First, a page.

*The land grabs by the state did not stop with white Zimbabwean farmers. A search on the internet will reveal how the state has since 2000, continued to steal land from the population. Such as the article ‘Fresh Land Grabs in Zimbabwe Kick Villagers Off Ancestral Lands’ published in April 2021. In a disgusting display of propaganda, Wikipedia refers to the Zimbabwean state’s land grab as “land reform in Zimbabwe.”
How Corruption Destroys Healthcare
The healthcare system in Zimbabwe has collapsed. Doctors in Zimbabwe earn as little as USD$150 per month. “That’s less than what gardeners were being paid 10 years ago in Zimbabwe,” Chin’ono said.
There are six central hospitals in Zimbabwe: three in the capital Harare and three in Bulawayo. The biggest hospital in Zimbabwe was built pre-independence, in 1977.
The hospitals themselves are not working. Zimbabweans are having to go to South Africa for hospital treatment. For example:
- 2,500 Zimbabwean women die every year during childbirth because there is no maternity care provided by the government in hospitals. But to build a maternity centre only costs USD$37,000. One of the “thousands of land cruisers in government service could build 10 maternity theatres,” Chin’ono told Gabz-FM. “The ruling party ZANU-PF has never built a single maternity theatre at the biggest hospital in the 42 years it has been in power.”
- The whole of Zimbabwe’s public health system does not have a single radiotherapy machine to treat cancer patients.
- The two biggest hospitals in Zimbabwe only have nine dialysis machines between them.
- At one point the country only had six psychiatrists when there was an ongoing mental health crisis.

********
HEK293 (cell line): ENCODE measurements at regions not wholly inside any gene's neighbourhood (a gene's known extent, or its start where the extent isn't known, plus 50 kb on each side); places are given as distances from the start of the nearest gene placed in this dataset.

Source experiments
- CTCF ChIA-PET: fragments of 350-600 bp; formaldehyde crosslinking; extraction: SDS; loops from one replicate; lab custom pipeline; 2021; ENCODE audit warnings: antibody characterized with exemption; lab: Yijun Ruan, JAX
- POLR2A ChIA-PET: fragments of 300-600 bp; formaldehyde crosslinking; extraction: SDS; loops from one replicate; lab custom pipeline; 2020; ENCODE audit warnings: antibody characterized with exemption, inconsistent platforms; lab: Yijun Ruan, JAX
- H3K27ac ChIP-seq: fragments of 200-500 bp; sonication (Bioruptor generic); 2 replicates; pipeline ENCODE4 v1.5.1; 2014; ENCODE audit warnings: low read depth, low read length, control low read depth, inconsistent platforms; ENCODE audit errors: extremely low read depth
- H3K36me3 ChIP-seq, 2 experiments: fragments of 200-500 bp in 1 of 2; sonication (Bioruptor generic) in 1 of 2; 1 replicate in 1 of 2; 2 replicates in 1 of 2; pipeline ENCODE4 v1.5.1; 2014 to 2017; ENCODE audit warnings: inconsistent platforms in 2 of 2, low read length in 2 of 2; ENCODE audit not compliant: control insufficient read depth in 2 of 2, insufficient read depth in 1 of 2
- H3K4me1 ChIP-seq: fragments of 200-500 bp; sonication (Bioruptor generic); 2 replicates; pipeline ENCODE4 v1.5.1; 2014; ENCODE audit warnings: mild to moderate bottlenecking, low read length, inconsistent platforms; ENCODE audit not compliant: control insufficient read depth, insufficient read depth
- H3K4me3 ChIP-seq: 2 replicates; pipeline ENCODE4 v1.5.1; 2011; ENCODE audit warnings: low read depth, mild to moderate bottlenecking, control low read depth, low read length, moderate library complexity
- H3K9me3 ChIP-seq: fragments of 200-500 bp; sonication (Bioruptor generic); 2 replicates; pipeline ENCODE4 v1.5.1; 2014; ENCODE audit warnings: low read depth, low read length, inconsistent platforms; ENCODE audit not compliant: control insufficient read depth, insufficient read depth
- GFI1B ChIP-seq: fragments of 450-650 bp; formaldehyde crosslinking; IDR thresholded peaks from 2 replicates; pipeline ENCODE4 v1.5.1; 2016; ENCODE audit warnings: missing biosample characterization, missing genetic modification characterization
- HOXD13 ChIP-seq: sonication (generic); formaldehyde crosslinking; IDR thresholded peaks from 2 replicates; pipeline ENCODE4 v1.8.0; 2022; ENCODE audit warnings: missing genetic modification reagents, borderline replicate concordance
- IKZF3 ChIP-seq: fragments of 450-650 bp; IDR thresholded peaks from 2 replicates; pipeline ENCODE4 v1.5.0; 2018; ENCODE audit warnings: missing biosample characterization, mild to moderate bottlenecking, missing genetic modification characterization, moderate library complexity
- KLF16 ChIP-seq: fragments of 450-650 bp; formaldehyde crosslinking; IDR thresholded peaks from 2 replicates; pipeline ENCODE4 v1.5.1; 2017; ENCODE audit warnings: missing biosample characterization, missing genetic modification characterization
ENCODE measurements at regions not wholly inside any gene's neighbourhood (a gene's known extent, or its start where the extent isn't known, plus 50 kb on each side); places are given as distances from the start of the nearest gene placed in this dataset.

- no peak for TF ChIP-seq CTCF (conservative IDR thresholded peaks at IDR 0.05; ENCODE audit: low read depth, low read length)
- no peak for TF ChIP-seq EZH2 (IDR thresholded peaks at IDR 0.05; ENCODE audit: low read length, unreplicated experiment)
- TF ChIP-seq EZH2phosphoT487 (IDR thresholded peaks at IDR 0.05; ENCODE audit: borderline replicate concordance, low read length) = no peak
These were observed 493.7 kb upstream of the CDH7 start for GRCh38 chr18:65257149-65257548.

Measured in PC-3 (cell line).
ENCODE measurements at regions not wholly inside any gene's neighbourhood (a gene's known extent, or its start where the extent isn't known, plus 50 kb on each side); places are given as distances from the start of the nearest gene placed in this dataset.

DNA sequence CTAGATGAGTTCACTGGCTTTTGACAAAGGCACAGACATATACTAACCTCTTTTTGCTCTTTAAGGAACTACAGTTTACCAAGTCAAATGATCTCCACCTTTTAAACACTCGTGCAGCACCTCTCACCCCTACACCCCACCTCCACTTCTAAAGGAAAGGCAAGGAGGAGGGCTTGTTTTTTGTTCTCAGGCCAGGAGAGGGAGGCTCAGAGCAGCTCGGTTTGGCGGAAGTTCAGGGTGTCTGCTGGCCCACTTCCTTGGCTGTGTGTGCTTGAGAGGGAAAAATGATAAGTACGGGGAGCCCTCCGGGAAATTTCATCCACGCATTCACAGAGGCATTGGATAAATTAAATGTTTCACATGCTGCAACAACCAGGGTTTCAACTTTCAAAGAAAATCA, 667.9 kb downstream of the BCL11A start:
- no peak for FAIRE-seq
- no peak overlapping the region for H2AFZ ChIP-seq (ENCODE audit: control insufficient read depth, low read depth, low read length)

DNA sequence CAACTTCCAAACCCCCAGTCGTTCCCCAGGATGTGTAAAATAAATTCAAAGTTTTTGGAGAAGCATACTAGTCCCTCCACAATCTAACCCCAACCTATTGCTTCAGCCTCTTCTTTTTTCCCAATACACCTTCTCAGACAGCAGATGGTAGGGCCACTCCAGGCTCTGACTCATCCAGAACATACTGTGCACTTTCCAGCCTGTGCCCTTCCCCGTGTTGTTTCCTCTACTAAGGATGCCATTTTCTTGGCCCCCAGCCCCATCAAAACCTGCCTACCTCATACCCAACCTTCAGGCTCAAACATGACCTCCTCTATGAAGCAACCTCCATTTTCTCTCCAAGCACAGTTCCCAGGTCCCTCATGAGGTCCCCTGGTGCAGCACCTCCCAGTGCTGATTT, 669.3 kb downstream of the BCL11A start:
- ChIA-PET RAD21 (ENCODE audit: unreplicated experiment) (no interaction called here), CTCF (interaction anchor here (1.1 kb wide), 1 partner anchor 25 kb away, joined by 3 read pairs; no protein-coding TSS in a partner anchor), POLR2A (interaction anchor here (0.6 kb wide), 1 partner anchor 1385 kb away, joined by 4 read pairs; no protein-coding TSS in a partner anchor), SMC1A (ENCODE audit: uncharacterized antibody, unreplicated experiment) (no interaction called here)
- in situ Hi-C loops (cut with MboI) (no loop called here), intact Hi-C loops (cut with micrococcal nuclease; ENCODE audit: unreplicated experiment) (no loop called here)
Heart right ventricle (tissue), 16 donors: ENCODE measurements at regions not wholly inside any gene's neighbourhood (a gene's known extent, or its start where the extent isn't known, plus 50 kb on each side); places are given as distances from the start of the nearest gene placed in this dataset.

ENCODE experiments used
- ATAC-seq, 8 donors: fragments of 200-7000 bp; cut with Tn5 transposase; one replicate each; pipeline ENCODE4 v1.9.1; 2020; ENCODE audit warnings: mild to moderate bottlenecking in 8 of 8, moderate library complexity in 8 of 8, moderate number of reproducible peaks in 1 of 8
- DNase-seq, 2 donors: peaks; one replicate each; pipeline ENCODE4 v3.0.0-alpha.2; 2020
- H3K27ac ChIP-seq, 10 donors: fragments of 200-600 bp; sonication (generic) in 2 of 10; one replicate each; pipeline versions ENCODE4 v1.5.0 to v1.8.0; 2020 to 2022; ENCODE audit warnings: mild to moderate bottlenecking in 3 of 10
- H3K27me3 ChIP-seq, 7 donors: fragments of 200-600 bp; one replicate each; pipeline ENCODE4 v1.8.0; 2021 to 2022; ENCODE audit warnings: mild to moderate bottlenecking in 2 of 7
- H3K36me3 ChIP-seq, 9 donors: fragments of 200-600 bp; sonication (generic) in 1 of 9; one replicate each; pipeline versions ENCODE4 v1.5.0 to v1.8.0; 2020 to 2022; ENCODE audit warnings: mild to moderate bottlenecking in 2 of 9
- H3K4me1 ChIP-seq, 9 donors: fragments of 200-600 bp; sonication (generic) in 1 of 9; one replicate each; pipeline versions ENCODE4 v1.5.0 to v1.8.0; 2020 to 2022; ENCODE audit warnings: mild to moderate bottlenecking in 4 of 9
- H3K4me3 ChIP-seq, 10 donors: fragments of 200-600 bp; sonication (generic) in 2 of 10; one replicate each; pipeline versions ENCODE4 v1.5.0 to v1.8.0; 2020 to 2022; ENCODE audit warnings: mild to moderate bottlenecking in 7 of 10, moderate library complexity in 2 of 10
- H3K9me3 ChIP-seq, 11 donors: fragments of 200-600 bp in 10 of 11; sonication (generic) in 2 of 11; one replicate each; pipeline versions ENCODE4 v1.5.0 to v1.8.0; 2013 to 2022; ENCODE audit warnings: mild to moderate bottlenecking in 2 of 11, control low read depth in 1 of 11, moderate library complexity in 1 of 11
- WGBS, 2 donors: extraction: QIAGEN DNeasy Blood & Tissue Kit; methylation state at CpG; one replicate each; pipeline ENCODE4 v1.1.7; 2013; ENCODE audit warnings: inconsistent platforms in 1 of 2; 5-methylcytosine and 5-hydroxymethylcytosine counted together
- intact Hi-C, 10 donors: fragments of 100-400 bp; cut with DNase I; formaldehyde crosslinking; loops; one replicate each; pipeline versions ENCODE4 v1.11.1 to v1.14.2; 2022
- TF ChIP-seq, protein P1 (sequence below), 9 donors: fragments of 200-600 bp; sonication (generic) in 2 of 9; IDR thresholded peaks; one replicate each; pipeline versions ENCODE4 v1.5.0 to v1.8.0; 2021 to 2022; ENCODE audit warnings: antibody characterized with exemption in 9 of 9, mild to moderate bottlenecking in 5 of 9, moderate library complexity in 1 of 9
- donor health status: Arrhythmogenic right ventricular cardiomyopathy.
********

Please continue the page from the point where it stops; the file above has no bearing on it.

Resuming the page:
“This is basic [healthcare] that any government should be able to provide but it’s not being provided because the ruling elites are involved in the systematic looting of public funds,” Chin’ono said.
To give an understanding of how bad the corruption is, “every month the ruling elites smuggle gold worth 150 million US dollars outside the country to Dubai, mainly, and a bit of it to South Africa. And that’s one of the reasons I was arrested: when I exposed the President’s niece had done a corrupt deal to get bail … [when] she had been caught trying to smuggle six kilograms of gold to Dubai.”
All six of Zimbabwe’s central hospitals, in total, only need US$50 million annually to function properly, Chin’ono explained. The US$150 million worth of gold smuggled out of Zimbabwe each month could run all six central hospitals for three years.
So, what they steal in one month can run the hospitals for three years. What they steal in one year from gold alone can run all our central hospitals for 36 years. That is how bad it is.